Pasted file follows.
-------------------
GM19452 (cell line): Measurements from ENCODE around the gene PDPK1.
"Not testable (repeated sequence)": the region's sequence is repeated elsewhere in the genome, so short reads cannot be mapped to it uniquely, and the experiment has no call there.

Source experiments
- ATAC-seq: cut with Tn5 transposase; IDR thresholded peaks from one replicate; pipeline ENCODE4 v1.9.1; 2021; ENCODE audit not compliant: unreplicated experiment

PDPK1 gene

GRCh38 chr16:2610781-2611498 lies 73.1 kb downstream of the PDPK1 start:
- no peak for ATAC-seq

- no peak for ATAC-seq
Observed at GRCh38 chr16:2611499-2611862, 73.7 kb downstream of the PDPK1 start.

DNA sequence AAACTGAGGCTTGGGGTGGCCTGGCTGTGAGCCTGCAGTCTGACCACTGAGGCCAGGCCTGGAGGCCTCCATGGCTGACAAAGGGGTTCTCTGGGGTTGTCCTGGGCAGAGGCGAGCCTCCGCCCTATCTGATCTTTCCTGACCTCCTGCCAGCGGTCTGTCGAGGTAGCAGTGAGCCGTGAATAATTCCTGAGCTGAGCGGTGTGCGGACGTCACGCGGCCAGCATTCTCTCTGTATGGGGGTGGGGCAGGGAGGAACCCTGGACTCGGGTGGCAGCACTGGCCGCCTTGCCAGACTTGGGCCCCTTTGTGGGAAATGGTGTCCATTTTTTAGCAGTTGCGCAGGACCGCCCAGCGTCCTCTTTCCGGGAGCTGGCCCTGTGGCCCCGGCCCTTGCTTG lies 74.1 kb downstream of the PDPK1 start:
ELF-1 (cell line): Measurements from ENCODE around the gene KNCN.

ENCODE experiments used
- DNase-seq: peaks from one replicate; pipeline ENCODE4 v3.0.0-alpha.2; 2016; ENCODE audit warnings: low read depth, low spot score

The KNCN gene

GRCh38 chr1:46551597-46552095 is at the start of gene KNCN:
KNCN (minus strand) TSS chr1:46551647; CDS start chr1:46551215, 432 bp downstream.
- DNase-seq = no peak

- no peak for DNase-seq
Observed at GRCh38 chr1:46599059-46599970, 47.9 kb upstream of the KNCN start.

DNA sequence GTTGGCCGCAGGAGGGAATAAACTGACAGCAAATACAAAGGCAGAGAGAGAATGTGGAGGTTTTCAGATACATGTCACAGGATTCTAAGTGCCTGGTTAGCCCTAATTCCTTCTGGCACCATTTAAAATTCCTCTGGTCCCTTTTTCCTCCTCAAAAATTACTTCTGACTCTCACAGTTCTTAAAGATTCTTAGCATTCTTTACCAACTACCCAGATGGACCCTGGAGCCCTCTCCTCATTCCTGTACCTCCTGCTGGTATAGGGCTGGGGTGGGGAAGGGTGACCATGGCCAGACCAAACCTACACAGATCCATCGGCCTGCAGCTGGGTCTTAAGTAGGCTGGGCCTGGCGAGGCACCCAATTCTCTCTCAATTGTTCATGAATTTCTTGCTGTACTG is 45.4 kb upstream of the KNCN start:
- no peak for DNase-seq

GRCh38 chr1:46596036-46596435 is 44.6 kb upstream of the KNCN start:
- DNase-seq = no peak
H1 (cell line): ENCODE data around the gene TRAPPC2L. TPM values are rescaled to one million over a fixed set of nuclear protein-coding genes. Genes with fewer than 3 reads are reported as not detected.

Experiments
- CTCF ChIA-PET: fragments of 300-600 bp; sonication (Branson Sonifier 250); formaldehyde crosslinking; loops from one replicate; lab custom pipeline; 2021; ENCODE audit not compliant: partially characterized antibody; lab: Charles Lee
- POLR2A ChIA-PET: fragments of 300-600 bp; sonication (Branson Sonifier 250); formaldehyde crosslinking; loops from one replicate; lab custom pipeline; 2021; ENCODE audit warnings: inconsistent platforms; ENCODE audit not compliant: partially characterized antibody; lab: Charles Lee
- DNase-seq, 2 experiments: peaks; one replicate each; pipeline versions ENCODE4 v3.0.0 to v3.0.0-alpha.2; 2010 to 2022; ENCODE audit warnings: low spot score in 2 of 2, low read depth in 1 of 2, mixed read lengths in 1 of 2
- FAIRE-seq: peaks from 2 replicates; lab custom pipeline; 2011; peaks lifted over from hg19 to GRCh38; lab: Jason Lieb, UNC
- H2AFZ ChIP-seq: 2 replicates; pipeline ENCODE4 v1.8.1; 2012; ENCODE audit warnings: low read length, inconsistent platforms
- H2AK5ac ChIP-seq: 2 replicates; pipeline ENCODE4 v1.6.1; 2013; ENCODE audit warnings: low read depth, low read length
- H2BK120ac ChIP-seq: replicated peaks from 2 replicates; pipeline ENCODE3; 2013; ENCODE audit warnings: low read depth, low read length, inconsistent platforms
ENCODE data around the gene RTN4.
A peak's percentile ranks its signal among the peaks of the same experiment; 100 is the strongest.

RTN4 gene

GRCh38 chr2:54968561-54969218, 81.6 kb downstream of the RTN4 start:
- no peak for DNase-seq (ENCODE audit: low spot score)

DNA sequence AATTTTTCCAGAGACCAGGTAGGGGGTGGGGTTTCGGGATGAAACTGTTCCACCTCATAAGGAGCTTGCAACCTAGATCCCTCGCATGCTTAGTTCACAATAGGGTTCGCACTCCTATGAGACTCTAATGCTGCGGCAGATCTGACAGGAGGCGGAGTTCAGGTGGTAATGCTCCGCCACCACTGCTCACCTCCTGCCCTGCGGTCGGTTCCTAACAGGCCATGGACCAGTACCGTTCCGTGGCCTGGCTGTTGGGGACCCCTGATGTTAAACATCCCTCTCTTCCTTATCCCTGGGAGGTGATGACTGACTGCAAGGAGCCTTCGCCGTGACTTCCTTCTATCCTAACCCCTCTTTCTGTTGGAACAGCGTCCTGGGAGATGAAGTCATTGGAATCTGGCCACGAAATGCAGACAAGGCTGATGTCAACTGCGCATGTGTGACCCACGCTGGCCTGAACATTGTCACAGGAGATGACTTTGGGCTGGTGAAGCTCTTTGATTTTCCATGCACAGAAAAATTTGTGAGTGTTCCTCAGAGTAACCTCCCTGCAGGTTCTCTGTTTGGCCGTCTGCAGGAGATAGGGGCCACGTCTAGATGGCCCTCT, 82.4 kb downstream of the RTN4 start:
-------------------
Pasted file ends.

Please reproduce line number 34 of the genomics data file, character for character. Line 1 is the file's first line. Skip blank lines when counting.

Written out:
A peak's percentile ranks its signal among the peaks of the same experiment; 100 is the strongest.